Thursday, December 9

Hegg exploded in the battle for the Olympic medal


TOKYO (VG) Jon-Herman Hegg (21) wanted an Olympic medal, but he left at the end of the final in a full match. For the fourth time in Tokyo, Norway ranked fourth in shooting.

Jon-Hermann Hegg.

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After Ukraine’s Serhiy Kulish, who had been ahead of the Norwegian, shot at the wrong target, Hegg suddenly advanced to third place when the Olympic medals were decided.

But a shot that hit just 8.0 was fatal for Hegg, who ultimately had to settle for fourth place, the same position his teammate Jeanette Hegg Duestad has held on two previous Olympics times.

Jon-Hermann Hegg was third best in the standings, but the shooters did not carry the points to the final, which was more than 15 shots each to the knee, lying down and standing. Hegg shot well both on his knees and lying down and was number five before the shooting standing up.

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The Norwegian missed 9.4 on shot number two while standing still, but several of the competitors got even more upset and Hegg had every chance for a medal. Despite the 8.0 shot, Hegg was just 0.3 points from bronze ahead of the last series standing.

Seven Europeans and one Chinese participated in the Olympic final.

Hegg originally hails from Hegg in Lærdal, but now lives in Borgen in Ullensaker. She works as a personal assistant to the athlete couple Martin Sørlie-Rogne.

– Actually, I was going to be a biathlete. I did it for a while, but I lagged a little behind on the ski slope and got better and better at shooting. Then I came up with the idea to start in the firing line at NTG at Kongsvinger. It was only there that I became familiar with the type of shooting that is in the Olympics. Before that, he had only done the filming that people know of from the National Shooting Conference, Hegg says.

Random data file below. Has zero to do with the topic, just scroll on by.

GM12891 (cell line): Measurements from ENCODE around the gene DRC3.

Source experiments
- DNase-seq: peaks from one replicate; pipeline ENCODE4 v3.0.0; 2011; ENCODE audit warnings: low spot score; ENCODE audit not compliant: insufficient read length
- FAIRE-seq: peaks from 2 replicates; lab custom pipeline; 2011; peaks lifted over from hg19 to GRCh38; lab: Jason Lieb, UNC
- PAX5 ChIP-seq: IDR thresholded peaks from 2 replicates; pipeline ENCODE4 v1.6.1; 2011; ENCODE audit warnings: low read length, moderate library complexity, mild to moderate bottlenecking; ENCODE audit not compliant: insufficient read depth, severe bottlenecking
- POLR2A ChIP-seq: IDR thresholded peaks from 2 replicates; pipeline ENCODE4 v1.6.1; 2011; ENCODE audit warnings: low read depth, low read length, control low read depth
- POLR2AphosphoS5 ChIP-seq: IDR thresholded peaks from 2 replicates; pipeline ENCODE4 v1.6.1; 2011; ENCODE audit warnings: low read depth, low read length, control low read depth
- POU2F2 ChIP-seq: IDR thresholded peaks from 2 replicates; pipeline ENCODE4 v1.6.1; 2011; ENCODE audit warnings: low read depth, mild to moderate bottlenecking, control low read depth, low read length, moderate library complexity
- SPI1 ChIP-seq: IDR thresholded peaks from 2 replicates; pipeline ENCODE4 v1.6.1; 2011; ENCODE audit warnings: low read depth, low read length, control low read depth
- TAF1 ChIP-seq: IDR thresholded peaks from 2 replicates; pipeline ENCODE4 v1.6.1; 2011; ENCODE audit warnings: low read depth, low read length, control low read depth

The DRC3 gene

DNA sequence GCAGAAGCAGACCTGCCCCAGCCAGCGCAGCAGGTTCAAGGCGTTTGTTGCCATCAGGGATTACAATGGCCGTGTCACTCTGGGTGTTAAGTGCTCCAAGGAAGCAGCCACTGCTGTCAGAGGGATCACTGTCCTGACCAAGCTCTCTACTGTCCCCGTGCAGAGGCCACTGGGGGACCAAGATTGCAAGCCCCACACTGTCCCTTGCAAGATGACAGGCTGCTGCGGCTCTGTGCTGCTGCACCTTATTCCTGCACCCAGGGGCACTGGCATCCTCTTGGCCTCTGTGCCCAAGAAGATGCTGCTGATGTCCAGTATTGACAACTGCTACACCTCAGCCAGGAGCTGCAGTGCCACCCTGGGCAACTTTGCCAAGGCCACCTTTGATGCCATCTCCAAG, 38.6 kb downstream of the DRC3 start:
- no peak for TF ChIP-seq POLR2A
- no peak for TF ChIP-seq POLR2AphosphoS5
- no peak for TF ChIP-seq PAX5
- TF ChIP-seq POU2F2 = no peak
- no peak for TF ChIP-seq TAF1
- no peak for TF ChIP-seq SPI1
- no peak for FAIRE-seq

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– Jon-Hermann is a great talent who has won the draft classes at the National Shooting Conference, and thanks to NTG’s time, he has entered our shooting type, says national team manager Espen Berg-Knutsen.

– He’s very willing to train. Girls generally accept the instructions they receive better, but so does Jon-Hermann. Follow the advice you receive. That’s why he’s taken seven-mile steps in the last three or four years, Berg-Knutsen believes.

Henrik Larsen dominated the standings for the full match for a long time. He shot an incredible 798 out of 800 possible points by kneeling and lying down, but on standing up, the 23-year-old from Indre Østfold exploded.

He scored just 377 of a possible 400 points when standing up and finished in ninth place, just outside the final eight-man field.

– The body has a mental reaction and then trembles in the arms, legs and the entire helmet. It will be heavy, says Larsen crying to Discovery +.

He has also struggled with standing shooting early in the Olympics as well, especially in mixed competition with his girlfriend Jeanette Hegg Duestad.

Breaking barriers

In May Jon-Hermann Hegg won gold at the European Championship in the same year, while Larsen provided the Norwegian double with silver.

– We compete with countries that have billions of inhabitants, but there is no obstacle for us to get it right. If we train and prepare better, then we can fight at the top, Hegg tells VG.

He says that his weapon is worth 100,000 crowns, and that he must have two of them if one of them attacks.

– Shooters appear almost every four years for most Norwegians. What do you shooters do in the intervening years?

– We train a lot – and we participate in many competitions, at least when it is not the crown.


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